Boardman Decries ‘Zero’ Funding of Rail Transportation Infrastructure Projects

Amtrak President Joe Boardman has come face to face with a reality that all of his predecessors have faced. Funding for Amtrak is always year to year and that makes long-term planning difficult.

As if that isn’t bad enough, Boardman said the nation faces billions of dollars in infrastructure repairs but has made no progress toward addressing those.

Chief among those infrastructure needs is a plan to resolve railroad congestion in Chicago that delays Amtrak and freight trains alike.

Boardman appeared on Monday on a panel at the National Press Club in Washington, D.C., on Monday to stump for a plan that Amtrak presented recently to fund the $2.6 billion Chicago Region Environmental and Transportation Efficiency program.

Boardman lamented that Amtrak’s annual funding struggles has made multi-year projects exceedingly difficult to plan and carry out.

Also appearing on the panel were Amtrak board member Thomas Carper, former U.S. Rep. Jack Quinn ( R-New York) and Chicago-based Environmental Law & Policy Center President Howard Lerner.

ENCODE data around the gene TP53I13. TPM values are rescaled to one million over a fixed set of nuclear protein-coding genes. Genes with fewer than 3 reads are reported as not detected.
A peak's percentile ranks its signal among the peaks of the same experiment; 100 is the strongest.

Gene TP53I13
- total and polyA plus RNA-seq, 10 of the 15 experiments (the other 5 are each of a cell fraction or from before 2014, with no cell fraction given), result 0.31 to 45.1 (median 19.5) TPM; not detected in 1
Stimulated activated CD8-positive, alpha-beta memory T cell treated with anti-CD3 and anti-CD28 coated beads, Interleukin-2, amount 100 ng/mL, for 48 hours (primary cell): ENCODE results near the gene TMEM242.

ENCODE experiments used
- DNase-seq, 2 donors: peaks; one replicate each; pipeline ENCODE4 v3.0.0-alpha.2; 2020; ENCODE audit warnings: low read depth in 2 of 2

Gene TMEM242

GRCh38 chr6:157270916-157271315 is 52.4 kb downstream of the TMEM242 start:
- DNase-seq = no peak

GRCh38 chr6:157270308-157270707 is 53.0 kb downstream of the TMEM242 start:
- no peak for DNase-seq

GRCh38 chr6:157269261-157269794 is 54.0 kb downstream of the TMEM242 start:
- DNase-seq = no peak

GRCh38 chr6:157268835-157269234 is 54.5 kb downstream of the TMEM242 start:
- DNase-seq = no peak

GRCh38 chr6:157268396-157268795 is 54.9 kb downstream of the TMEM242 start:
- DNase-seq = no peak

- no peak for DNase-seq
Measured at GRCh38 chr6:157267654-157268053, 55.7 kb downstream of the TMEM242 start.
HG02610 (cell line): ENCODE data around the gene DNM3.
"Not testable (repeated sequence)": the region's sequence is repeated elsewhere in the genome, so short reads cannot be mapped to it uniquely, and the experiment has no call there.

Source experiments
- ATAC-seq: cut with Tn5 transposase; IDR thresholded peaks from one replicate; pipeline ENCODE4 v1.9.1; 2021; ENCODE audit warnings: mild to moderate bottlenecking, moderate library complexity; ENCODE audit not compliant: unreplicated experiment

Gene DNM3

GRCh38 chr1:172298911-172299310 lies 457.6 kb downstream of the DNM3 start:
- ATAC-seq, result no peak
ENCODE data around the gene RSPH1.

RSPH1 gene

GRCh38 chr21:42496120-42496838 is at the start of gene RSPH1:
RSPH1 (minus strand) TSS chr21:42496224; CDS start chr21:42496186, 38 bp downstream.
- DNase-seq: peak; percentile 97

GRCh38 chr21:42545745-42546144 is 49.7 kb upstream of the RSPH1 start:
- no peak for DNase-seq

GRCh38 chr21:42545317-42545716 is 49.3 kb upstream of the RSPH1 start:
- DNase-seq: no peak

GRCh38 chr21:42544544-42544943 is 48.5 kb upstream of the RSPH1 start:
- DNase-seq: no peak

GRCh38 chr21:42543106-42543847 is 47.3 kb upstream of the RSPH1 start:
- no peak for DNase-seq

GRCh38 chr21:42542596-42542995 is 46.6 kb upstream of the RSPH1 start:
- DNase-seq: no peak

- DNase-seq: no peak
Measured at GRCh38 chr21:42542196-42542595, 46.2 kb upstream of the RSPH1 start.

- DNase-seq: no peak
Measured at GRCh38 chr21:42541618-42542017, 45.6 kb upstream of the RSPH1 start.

The panel noted that 29 CREATE projects have been built at a cost of $1 billion.

Boardman said it has been a long time since national leaders approved major projects for the common good.

He said the Chicago projects remain unfunded along with the Gateway project to rebuild century-old infrastructure and increase capacity between New York City and New Jersey.

Boardman said at stake is the day-in, day-out reliability of the rail network as well as the mobility needs of students, residents of remote areas and the physically disadvantaged.

As an example of why operation of the rail system needs to be more reliable, Boardman said that the on-time performance of state-supported Amtrak trains is around 55 percent while that of long-distance trains is below 50 percent.

Carper noted that completion of the Englewood Flyover in Chicago eliminated about six train delays per hour at the busiest times.

That $130 million project elevated Metra’s Rock Island District over the Chicago Line of Norfolk Southern. The latter is used by 14 Amtrak trains per day.

Carper said that United Parcel Service loses $1 million for every minute of delay to its shipments and that $7 to $9 billion of the nation’s annual gross domestic product is dependent on the flow of freight through Chicago.

Lerner said the next priorities for Chicago should be the 75th Street Corridor Improvement Project and the Grand Crossing Project.

He also said that Amtrak, Metra and freight railroads need to better coordinate dispatching and that the Railroad Rehabilitation and Improvement Financing loan program must be reformed to make its loans easier to obtain.

However, funding for the rest of CREATE projects as well as the $20 billion Gateway project has yet to be approved.

Lerner said that there are no substitutes for a long-term federal funding program for passenger rail.

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